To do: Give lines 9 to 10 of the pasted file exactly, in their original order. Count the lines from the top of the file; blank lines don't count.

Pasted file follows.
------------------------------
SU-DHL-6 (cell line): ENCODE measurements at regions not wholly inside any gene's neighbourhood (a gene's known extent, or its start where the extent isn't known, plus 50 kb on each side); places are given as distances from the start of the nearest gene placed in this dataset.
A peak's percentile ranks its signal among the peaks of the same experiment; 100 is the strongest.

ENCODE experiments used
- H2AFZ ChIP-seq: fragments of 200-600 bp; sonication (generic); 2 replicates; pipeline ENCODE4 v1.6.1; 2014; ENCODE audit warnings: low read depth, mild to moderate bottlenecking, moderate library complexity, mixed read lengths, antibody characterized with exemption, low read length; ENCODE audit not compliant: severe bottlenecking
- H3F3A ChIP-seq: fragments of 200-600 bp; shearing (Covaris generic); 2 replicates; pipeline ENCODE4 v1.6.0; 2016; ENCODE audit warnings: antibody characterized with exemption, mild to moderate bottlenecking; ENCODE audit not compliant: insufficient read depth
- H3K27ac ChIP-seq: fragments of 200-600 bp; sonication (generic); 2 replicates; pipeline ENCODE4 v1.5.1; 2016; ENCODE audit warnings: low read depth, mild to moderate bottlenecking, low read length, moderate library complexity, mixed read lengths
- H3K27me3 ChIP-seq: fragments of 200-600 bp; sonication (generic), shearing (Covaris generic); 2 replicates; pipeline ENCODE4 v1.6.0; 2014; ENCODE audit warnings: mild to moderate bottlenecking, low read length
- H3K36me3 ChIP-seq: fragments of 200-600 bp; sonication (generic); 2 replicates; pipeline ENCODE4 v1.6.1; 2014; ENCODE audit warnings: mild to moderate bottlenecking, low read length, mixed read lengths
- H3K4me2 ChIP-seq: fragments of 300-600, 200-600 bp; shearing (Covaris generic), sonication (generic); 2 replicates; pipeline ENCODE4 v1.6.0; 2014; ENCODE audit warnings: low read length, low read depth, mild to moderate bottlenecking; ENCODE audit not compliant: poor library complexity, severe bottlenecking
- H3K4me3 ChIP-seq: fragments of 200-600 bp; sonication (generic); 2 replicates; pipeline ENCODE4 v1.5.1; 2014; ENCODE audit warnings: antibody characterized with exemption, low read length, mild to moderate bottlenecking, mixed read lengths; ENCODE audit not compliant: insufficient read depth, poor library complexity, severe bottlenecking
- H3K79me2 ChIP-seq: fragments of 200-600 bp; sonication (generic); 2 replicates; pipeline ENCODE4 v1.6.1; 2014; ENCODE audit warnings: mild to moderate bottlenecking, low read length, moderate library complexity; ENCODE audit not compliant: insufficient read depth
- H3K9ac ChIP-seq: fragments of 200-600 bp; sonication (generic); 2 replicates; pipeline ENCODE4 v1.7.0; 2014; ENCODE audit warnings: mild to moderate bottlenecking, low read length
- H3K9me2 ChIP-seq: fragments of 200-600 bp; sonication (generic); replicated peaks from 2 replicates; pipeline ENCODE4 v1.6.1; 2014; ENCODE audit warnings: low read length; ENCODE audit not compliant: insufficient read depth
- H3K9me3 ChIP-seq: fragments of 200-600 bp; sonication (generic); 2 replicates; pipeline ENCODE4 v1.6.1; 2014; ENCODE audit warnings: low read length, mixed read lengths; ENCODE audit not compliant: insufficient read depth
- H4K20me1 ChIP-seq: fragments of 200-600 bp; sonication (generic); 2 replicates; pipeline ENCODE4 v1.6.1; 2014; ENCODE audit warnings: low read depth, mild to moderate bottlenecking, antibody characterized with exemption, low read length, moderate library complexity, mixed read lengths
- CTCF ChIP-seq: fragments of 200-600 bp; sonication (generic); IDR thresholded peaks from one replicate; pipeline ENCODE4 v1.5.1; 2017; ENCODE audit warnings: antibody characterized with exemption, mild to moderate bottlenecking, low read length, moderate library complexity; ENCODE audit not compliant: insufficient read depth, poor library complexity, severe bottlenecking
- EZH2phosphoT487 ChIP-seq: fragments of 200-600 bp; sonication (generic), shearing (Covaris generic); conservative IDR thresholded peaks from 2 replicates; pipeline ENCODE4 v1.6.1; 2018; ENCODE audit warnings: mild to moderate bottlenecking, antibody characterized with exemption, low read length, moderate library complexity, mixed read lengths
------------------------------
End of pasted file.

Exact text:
- H3K4me2 ChIP-seq: fragments of 300-600, 200-600 bp; shearing (Covaris generic), sonication (generic); 2 replicates; pipeline ENCODE4 v1.6.0; 2014; ENCODE audit warnings: low read length, low read depth, mild to moderate bottlenecking; ENCODE audit not compliant: poor library complexity, severe bottlenecking
- H3K4me3 ChIP-seq: fragments of 200-600 bp; sonication (generic); 2 replicates; pipeline ENCODE4 v1.5.1; 2014; ENCODE audit warnings: antibody characterized with exemption, low read length, mild to moderate bottlenecking, mixed read lengths; ENCODE audit not compliant: insufficient read depth, poor library complexity, severe bottlenecking